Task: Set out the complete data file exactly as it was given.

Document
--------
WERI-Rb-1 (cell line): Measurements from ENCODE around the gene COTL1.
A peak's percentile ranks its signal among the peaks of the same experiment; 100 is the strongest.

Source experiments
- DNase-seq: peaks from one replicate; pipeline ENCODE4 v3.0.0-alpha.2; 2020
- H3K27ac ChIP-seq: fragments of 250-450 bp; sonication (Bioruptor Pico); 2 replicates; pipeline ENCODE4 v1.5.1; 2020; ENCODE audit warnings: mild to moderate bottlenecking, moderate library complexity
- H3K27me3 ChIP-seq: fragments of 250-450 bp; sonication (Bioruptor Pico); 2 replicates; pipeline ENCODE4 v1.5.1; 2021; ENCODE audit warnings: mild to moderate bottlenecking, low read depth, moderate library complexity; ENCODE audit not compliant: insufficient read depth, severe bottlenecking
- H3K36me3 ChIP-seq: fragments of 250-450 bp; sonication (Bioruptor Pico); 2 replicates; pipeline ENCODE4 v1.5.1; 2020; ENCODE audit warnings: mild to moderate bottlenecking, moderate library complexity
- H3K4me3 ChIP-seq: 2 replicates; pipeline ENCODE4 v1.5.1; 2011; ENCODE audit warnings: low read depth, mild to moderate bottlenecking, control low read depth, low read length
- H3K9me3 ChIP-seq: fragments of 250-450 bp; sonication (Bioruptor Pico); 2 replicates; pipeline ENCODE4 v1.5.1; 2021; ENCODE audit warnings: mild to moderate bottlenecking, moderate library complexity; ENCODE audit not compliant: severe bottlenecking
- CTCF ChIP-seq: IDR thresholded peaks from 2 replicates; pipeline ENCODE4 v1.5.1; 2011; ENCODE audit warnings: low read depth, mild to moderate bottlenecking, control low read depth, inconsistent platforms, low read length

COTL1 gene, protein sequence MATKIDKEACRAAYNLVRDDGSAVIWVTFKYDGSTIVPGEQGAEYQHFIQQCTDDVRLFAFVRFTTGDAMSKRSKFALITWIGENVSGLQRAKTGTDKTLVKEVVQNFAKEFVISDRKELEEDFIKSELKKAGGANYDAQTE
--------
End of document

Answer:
WERI-Rb-1 (cell line): Measurements from ENCODE around the gene COTL1.
A peak's percentile ranks its signal among the peaks of the same experiment; 100 is the strongest.

Source experiments
- DNase-seq: peaks from one replicate; pipeline ENCODE4 v3.0.0-alpha.2; 2020
- H3K27ac ChIP-seq: fragments of 250-450 bp; sonication (Bioruptor Pico); 2 replicates; pipeline ENCODE4 v1.5.1; 2020; ENCODE audit warnings: mild to moderate bottlenecking, moderate library complexity
- H3K27me3 ChIP-seq: fragments of 250-450 bp; sonication (Bioruptor Pico); 2 replicates; pipeline ENCODE4 v1.5.1; 2021; ENCODE audit warnings: mild to moderate bottlenecking, low read depth, moderate library complexity; ENCODE audit not compliant: insufficient read depth, severe bottlenecking
- H3K36me3 ChIP-seq: fragments of 250-450 bp; sonication (Bioruptor Pico); 2 replicates; pipeline ENCODE4 v1.5.1; 2020; ENCODE audit warnings: mild to moderate bottlenecking, moderate library complexity
- H3K4me3 ChIP-seq: 2 replicates; pipeline ENCODE4 v1.5.1; 2011; ENCODE audit warnings: low read depth, mild to moderate bottlenecking, control low read depth, low read length
- H3K9me3 ChIP-seq: fragments of 250-450 bp; sonication (Bioruptor Pico); 2 replicates; pipeline ENCODE4 v1.5.1; 2021; ENCODE audit warnings: mild to moderate bottlenecking, moderate library complexity; ENCODE audit not compliant: severe bottlenecking
- CTCF ChIP-seq: IDR thresholded peaks from 2 replicates; pipeline ENCODE4 v1.5.1; 2011; ENCODE audit warnings: low read depth, mild to moderate bottlenecking, control low read depth, inconsistent platforms, low read length

COTL1 gene, protein sequence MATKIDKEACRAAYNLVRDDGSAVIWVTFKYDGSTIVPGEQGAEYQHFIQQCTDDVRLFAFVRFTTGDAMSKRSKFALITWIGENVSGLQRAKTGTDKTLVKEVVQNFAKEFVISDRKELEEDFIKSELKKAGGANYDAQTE